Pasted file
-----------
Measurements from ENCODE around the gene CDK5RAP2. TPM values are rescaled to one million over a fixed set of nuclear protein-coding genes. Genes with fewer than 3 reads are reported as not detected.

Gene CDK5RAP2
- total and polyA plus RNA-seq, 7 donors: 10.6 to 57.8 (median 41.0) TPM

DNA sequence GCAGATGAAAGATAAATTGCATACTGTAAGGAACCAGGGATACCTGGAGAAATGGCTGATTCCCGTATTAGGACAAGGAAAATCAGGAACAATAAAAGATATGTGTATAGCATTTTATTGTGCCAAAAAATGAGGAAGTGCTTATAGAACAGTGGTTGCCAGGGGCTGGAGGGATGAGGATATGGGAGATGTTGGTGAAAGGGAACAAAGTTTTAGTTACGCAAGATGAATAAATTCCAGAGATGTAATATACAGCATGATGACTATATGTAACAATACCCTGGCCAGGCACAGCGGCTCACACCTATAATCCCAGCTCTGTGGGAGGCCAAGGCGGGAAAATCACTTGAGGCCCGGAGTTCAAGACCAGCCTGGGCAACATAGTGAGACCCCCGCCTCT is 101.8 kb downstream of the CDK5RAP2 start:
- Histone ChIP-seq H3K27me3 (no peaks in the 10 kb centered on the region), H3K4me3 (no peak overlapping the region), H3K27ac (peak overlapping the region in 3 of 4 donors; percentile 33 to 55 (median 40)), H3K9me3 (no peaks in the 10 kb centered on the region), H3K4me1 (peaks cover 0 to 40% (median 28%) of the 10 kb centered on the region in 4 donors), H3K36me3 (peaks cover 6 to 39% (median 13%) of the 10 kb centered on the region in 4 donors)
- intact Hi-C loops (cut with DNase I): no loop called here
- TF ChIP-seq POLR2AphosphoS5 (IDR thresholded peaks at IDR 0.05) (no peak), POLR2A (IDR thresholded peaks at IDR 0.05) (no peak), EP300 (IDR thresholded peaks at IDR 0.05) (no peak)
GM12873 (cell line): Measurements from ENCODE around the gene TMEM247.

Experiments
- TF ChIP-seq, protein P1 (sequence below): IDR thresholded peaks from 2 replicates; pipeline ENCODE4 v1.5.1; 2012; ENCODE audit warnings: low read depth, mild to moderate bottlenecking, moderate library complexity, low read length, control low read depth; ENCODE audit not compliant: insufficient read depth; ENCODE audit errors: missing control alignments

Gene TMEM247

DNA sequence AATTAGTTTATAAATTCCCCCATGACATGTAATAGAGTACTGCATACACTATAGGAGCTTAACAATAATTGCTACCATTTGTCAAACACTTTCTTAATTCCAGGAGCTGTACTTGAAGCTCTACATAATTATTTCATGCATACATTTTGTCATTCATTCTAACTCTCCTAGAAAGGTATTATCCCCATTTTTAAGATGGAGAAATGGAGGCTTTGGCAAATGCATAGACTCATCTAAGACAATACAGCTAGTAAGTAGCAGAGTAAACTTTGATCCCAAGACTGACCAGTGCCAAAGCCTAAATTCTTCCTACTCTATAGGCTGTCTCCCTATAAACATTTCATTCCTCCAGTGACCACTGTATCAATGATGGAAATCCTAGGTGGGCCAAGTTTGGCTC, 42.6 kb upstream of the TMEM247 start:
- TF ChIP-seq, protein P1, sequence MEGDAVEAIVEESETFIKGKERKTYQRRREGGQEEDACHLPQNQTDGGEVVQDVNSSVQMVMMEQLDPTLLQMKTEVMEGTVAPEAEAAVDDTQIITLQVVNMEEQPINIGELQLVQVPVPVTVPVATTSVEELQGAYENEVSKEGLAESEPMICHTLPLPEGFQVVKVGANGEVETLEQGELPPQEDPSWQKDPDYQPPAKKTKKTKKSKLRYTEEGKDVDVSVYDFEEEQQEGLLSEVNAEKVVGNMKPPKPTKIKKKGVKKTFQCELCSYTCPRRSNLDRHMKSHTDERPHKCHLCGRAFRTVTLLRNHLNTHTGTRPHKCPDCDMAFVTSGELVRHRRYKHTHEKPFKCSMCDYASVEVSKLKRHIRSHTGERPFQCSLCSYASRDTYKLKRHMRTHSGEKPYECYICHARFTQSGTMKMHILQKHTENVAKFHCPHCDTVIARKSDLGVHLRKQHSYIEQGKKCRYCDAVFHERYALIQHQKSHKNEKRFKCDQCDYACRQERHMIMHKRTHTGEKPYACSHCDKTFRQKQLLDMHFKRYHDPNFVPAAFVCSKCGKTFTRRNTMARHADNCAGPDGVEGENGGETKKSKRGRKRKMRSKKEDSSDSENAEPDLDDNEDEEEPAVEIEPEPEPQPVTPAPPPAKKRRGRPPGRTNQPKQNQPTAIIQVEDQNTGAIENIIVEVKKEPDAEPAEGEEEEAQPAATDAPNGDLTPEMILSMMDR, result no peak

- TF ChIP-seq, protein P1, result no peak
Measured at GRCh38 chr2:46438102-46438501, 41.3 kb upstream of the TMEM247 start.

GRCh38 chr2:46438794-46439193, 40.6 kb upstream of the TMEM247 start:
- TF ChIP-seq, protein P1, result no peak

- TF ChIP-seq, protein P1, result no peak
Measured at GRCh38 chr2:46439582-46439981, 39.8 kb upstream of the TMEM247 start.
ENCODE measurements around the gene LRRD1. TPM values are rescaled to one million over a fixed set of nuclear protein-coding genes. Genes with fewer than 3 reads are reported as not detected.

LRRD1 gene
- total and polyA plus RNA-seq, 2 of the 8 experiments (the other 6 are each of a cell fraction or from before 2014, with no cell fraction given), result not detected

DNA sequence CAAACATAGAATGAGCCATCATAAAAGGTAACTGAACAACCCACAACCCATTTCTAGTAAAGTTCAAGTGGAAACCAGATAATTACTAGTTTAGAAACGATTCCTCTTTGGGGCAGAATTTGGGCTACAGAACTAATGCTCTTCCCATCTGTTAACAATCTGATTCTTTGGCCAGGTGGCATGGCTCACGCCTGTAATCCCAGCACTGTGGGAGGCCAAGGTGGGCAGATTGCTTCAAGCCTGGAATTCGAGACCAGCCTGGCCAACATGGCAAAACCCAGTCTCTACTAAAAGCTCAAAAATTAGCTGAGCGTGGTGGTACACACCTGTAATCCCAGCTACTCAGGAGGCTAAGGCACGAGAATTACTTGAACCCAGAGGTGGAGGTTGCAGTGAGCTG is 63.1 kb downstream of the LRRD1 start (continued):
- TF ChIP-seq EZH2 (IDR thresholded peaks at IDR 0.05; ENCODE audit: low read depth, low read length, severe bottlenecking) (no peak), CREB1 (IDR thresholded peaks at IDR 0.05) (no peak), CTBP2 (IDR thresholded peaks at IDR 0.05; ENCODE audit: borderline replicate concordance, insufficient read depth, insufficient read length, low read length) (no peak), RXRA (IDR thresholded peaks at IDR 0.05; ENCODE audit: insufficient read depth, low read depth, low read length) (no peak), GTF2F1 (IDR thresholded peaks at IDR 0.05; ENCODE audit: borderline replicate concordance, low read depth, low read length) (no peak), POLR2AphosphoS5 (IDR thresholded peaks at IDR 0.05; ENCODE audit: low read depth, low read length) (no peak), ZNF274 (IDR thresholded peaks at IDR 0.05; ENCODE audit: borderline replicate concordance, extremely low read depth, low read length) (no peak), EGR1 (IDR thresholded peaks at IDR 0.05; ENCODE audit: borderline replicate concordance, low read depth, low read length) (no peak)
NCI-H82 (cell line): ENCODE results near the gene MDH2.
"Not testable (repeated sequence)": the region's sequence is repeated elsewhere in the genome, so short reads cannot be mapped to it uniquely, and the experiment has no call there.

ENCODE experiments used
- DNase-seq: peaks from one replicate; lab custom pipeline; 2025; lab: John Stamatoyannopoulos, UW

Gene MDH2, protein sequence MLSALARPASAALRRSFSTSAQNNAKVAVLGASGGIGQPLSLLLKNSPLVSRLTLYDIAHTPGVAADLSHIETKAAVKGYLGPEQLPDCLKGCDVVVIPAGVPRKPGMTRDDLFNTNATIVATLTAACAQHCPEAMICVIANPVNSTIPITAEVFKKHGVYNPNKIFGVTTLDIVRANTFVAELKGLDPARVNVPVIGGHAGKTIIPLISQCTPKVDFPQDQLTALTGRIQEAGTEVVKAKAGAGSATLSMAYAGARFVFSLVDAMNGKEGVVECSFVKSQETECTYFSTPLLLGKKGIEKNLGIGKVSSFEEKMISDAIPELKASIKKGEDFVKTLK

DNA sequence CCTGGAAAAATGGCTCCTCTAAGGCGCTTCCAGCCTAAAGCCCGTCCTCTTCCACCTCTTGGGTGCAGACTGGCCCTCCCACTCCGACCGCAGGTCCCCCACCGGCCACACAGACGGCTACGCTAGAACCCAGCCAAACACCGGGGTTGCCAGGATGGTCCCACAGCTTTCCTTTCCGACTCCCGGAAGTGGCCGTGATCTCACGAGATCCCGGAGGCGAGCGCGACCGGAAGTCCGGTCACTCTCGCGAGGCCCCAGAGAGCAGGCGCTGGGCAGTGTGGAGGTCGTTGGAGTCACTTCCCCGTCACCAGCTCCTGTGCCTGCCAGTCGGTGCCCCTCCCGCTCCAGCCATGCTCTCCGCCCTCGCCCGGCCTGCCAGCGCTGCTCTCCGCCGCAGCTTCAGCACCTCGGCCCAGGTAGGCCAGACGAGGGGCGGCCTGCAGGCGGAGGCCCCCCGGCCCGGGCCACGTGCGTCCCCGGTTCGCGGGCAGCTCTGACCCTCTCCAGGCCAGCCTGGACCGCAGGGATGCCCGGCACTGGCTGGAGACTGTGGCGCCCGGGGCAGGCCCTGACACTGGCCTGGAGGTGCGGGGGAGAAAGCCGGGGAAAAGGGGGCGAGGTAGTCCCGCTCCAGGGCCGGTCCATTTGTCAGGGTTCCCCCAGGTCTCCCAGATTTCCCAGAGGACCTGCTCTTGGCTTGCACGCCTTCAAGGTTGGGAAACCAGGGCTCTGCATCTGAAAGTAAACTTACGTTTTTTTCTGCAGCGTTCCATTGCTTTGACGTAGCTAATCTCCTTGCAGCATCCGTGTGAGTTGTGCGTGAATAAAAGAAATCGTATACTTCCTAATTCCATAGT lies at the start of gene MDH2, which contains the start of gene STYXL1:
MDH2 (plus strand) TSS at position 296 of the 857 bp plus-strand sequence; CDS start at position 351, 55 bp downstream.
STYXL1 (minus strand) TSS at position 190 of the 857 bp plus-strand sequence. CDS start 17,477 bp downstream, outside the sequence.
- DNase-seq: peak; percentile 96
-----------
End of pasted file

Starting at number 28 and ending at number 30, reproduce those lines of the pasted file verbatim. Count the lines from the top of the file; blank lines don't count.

- DNase-seq: peaks from one replicate; lab custom pipeline; 2025; lab: John Stamatoyannopoulos, UW

Gene MDH2, protein sequence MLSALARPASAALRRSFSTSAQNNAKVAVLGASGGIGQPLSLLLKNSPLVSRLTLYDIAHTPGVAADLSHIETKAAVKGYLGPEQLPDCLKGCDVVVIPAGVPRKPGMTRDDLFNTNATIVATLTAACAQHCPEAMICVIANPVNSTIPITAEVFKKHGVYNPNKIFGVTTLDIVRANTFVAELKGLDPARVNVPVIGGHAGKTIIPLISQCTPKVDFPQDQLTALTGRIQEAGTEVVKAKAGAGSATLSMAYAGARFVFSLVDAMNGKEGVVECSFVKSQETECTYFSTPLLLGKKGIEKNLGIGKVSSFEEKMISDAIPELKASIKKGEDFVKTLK

DNA sequence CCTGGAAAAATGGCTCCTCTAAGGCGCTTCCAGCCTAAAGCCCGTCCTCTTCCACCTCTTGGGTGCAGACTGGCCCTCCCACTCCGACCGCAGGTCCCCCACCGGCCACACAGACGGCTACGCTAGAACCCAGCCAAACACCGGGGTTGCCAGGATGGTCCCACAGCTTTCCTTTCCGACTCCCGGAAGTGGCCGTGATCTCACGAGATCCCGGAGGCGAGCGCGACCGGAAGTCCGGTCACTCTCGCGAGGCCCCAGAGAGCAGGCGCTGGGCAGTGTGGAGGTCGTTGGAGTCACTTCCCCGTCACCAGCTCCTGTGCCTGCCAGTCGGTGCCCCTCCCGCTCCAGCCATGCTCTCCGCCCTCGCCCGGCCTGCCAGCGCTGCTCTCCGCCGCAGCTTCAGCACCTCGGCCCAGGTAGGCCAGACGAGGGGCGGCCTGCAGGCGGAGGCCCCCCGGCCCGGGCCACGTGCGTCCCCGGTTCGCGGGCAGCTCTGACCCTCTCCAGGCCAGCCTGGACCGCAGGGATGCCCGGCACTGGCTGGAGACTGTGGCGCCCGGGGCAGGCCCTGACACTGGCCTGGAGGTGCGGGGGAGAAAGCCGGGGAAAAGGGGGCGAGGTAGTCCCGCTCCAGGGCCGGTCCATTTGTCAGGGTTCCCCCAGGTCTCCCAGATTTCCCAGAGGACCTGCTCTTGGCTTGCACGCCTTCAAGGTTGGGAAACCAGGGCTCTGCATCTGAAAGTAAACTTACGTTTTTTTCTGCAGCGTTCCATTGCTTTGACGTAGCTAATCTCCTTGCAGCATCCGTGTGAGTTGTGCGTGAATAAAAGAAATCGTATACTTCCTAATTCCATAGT lies at the start of gene MDH2, which contains the start of gene STYXL1: